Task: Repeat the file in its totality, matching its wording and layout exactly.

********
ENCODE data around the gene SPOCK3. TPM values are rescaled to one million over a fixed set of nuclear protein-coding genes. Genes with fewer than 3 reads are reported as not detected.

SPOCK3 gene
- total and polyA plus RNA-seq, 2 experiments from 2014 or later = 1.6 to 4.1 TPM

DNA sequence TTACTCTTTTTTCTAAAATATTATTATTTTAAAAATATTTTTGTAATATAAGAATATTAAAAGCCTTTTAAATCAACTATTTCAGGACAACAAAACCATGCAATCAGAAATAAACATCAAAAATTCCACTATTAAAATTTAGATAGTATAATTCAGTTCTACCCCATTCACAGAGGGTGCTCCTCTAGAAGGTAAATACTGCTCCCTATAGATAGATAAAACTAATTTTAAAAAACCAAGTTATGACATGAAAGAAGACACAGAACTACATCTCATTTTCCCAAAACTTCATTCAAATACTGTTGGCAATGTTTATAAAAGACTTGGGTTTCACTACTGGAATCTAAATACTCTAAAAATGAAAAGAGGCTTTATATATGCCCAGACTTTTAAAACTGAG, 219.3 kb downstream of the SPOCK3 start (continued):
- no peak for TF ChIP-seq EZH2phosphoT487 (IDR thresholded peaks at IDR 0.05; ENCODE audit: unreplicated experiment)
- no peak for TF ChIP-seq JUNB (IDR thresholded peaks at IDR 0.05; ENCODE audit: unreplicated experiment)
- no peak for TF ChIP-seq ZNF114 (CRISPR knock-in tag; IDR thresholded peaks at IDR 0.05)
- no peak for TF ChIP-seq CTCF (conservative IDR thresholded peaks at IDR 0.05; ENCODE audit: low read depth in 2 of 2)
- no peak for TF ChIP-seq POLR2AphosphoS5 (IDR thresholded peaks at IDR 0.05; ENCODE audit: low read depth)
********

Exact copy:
ENCODE data around the gene SPOCK3. TPM values are rescaled to one million over a fixed set of nuclear protein-coding genes. Genes with fewer than 3 reads are reported as not detected.

SPOCK3 gene
- total and polyA plus RNA-seq, 2 experiments from 2014 or later = 1.6 to 4.1 TPM

DNA sequence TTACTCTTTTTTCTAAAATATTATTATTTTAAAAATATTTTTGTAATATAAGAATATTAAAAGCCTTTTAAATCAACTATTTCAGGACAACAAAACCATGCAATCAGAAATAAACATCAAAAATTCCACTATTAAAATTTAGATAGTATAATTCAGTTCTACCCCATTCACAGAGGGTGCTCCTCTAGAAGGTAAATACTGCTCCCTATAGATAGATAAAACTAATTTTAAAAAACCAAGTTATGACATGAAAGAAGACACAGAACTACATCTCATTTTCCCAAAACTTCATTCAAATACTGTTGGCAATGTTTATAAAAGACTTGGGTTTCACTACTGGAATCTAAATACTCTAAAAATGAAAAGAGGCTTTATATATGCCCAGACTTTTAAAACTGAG, 219.3 kb downstream of the SPOCK3 start (continued):
- no peak for TF ChIP-seq EZH2phosphoT487 (IDR thresholded peaks at IDR 0.05; ENCODE audit: unreplicated experiment)
- no peak for TF ChIP-seq JUNB (IDR thresholded peaks at IDR 0.05; ENCODE audit: unreplicated experiment)
- no peak for TF ChIP-seq ZNF114 (CRISPR knock-in tag; IDR thresholded peaks at IDR 0.05)
- no peak for TF ChIP-seq CTCF (conservative IDR thresholded peaks at IDR 0.05; ENCODE audit: low read depth in 2 of 2)
- no peak for TF ChIP-seq POLR2AphosphoS5 (IDR thresholded peaks at IDR 0.05; ENCODE audit: low read depth)